Research to be presented to the World Psychiatric Association congress in Florence suggests differences in the brain activity of PTSD sufferers.
Over 40 US soldiers who had served in Iraq or Afghanistan were tested - about half of whom had a diagnosis of PTSD.
Their brains were examined with an MRI scanner as they performed memory tests.
The term PTSD is used to describe a range of psychological symptoms people may experience following a traumatic, usually life-threatening, event. It is seen most commonly in those who have been on active service.
Researchers at Duke University in the US presented 42 soldiers, both male and female, with photographs of three similar faces.
They were then showed pictures of a combat scene, a non-combat scene - such as as man playing a trombone for instance - or a digitally scrambled picture.
Finally, they were shown a photograph of a face again and asked whether they had just seen it.
While watching the part of the brain associated with paying attention, researchers noted the group without PTSD was far more distracted by the pictures of combat scenes.
Those with PTSD were distracted by both the combat and non-combat pictures and performed more poorly in the memory test of faces which followed. "
This sensitivity to neutral information is consistent with the PTSD symptom of hypervigilance, where those afflicted are on high alert for threats and are more distracted by not only threatening situations that remind them of the trauma,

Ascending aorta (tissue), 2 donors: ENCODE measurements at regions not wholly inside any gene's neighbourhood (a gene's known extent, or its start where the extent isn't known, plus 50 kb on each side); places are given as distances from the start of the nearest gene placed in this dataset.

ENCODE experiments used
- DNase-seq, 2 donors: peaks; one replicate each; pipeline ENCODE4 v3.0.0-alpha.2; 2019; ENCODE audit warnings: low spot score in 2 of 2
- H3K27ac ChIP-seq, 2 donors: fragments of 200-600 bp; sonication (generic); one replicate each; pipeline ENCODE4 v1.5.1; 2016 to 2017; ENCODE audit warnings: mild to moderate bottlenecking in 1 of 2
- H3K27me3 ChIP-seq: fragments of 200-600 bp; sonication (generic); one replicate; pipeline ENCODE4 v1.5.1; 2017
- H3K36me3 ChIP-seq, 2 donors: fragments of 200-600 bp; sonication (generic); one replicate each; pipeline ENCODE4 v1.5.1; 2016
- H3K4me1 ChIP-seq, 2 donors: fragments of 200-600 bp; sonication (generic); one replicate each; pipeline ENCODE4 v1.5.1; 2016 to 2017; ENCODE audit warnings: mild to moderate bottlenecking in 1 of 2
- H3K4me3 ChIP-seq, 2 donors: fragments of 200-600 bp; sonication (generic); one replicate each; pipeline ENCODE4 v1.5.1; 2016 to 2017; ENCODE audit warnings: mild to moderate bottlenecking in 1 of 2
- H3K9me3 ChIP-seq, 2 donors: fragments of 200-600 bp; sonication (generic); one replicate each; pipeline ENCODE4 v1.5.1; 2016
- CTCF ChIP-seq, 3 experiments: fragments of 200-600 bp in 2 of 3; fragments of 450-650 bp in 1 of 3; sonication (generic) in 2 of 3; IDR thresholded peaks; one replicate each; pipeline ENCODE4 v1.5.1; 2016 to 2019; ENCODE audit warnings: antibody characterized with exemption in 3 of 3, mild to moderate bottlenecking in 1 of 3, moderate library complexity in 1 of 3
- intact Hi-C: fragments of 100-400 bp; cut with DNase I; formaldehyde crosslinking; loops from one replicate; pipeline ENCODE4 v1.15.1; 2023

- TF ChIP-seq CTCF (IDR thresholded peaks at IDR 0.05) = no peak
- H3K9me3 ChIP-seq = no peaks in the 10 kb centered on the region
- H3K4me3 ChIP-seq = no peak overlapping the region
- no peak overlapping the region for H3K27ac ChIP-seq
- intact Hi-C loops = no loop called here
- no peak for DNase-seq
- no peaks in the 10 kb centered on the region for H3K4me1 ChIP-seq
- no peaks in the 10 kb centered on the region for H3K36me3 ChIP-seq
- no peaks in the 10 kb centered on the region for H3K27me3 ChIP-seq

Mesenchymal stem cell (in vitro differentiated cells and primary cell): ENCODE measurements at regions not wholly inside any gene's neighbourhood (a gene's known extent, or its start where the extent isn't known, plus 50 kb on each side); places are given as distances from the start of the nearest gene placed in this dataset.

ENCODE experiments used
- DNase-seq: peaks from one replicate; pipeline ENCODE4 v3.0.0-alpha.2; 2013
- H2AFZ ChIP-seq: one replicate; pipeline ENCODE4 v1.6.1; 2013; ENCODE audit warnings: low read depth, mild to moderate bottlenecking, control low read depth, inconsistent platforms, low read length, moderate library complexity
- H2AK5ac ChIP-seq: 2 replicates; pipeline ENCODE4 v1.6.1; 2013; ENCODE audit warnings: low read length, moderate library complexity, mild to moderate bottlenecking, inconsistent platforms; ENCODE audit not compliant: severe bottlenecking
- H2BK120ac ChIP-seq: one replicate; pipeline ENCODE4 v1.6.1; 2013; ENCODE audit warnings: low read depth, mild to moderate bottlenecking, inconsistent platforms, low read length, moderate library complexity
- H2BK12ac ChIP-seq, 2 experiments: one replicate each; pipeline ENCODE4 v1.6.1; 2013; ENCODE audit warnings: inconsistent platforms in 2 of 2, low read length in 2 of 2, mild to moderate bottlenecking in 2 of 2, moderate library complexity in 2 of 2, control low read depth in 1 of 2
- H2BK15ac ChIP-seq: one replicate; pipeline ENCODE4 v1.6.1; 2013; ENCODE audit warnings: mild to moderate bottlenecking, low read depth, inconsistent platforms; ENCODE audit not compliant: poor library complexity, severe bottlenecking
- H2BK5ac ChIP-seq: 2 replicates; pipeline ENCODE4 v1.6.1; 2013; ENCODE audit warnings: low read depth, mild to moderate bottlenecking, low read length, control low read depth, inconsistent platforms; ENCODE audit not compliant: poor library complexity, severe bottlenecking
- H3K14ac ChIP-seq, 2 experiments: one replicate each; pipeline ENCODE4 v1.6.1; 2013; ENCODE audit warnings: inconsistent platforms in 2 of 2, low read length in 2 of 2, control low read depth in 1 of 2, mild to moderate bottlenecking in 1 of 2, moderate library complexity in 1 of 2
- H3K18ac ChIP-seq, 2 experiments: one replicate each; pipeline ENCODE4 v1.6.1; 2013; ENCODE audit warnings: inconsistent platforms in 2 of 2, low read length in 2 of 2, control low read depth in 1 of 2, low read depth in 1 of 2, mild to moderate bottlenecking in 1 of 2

but also by benign situations," said Dr Rajendra Morey, an assistant professor of psychiatry at Duke University.
"This has not been seen at the brain level before. If further research confirms this preliminary finding, this pattern could be useful in distinguishing the PTSD brain."
But experts in the UK said it was hard at this stage to see much practical use there was in being able to identify PTSD on a brain scanner.
"It is not actually hard to diagnose PTSD - all you need is a decent mental health professional," said Professor Simon Wessely, director of the King's Centre for Military Health Research.
"The real challenge is to persuade people to come forward for help.
"Neuroscience is clearly going to help us understand the neural substrates underlying symptoms, but as long as soldiers continue to believe that admitting to psychological distress is not what a soldier should do, most will never get near an MRI scanner."
Neil Greenberg, a senior lecturer in military psychiatry, said he could not see any therapeutic benefit in using a scanner to diagnose.
But he said: "There's a possible use from a medico-legal perspective, if someone wants to prove definitively that this is a condition they have.
"And it's also feasible that it could be used against those who are avoiding military duties because they say they have PTSD."
- li-wiLv 51 decade agoFavorite Answer